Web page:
At UC Berkeley, when you file your PhD dissertation and everything is accepted—your committee signs off on the science; the administration confirms that your margins are the correct size—you get a lollipop.
I assume at some point you also get a diploma, but no one ever talks about that. Everyone just wants the lollipop.
If you had a lollipop that had taken you six years to earn, would you save it or eat it?
It seems as though, every few months, an article called something like “Never EVER Get A PhD, It WIll Ruin Your Life Forever!!” is published. It is then met with various response articles, either of the “Yes It Ruined My Life Too” or the “Actually PhDs Are Completely Worthwhile, You Jerks” varieties, and fades into obscurity just in time for the next article to come out.
I really don’t want to be another one of those response articles, but I think it’s worth writing a few things here that I generally don’t see mentioned in the PhD hate/lovefests. If you don’t care about PhDs, here is a fluffed-up Anna’s Hummingbird so this post isn’t a total loss.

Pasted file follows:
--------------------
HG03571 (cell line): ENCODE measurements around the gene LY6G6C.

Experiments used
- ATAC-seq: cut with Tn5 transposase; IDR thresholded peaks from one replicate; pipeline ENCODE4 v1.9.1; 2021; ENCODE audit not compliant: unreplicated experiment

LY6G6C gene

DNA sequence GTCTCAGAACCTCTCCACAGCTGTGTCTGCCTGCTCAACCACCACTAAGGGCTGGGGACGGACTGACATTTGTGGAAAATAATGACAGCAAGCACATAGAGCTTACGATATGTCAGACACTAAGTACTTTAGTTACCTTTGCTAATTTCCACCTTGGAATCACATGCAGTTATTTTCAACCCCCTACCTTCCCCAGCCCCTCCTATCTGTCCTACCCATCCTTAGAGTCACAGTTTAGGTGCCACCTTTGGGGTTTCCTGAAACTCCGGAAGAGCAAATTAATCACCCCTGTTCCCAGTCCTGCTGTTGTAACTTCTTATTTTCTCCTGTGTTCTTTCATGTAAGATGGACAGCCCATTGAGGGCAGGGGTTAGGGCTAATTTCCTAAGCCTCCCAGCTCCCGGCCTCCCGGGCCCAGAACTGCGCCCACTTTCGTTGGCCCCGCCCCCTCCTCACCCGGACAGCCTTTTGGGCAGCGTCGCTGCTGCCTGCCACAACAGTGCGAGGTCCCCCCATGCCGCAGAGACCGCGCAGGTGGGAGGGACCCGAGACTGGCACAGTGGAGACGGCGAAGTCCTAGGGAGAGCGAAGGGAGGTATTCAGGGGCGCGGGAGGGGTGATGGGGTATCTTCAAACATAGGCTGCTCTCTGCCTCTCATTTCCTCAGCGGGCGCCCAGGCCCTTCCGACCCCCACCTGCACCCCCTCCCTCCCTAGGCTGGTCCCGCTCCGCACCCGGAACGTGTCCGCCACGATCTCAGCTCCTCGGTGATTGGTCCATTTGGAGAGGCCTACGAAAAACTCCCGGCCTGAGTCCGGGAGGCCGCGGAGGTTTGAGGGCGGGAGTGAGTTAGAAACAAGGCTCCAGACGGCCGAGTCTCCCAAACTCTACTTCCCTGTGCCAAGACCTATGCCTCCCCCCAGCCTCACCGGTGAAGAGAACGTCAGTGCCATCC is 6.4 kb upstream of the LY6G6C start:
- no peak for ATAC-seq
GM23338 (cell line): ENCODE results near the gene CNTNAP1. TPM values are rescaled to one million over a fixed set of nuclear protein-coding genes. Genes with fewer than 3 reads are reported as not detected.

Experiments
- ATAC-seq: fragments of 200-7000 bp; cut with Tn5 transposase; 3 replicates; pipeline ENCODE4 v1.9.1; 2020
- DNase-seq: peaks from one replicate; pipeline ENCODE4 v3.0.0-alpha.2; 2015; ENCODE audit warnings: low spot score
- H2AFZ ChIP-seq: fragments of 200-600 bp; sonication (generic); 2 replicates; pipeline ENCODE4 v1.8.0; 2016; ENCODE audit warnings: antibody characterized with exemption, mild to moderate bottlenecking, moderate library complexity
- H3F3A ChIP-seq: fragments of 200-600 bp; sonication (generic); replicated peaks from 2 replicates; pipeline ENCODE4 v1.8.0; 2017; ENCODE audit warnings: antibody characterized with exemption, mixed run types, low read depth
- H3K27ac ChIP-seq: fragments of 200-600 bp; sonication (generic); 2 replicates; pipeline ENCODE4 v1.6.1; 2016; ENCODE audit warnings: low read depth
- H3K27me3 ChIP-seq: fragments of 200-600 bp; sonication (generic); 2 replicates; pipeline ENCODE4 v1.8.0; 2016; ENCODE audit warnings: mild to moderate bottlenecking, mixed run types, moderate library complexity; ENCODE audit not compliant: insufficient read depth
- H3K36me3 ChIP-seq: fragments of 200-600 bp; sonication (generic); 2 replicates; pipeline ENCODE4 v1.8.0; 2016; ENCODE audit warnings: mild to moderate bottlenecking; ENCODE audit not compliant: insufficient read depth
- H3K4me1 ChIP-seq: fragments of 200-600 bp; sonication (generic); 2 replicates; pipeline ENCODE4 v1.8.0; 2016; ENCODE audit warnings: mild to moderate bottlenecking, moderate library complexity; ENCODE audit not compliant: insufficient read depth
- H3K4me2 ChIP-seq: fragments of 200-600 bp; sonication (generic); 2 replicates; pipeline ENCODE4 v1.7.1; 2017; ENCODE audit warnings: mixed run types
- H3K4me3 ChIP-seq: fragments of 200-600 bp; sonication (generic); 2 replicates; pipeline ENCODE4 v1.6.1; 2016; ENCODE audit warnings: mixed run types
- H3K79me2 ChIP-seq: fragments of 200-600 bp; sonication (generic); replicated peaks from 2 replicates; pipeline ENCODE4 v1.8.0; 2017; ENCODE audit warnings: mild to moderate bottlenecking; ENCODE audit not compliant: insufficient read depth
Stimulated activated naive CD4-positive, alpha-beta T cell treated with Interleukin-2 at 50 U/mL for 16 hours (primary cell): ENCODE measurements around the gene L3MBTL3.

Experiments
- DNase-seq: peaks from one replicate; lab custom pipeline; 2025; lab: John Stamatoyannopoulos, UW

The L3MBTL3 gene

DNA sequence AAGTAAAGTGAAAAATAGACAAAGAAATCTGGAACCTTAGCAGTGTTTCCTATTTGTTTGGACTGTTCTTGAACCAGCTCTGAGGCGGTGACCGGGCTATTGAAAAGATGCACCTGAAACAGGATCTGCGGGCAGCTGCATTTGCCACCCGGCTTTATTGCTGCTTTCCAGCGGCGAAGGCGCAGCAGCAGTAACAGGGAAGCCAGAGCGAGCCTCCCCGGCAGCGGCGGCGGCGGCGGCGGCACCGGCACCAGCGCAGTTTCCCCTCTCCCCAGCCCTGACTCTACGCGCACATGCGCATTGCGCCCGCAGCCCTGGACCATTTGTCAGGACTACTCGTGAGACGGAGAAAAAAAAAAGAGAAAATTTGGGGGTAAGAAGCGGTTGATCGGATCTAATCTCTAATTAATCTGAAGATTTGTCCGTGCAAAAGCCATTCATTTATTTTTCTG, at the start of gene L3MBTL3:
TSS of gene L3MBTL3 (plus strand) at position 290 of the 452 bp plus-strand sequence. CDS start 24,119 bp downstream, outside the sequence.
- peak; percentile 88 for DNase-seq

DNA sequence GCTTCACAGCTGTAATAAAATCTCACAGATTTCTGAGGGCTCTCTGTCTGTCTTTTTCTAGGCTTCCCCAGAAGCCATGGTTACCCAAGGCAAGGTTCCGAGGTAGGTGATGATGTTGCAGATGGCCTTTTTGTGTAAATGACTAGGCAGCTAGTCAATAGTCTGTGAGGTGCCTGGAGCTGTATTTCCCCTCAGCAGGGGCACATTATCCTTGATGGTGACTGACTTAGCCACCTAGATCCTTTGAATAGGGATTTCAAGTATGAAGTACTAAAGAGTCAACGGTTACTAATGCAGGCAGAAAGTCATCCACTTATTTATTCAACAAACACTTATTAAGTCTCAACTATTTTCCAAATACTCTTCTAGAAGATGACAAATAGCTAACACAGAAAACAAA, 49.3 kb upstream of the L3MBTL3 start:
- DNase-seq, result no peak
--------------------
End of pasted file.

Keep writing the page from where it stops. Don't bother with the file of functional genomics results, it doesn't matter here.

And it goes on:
The general public–and especially the media–appears to be conflicted over what it means when a person has a PhD. There are three main schools of thought:
1) A PhD means you are an awesome genius and know everything.
2) A PhD means you are an ivory tower elitist and know nothing.
3) A PhD means you belong to a nefarious conspiracy dedicated to lending credibility to lies in order to get money or fame.
Sometimes several of these are combined. Believe both #1 and #3, and you’ve got one of the main arguments of climate change deniers (“Climate scientists are lying and spreading false fear in order to keep their jobs secure, and we know this because we found one climate scientist who says climate change isn’t real!”).
The ivory tower elitist PhDs are in a conspiracy of lies to make the public continue to give them research money, and I believe this because the guy who told me has a PhD, so you know he’s right!
None of these three are true.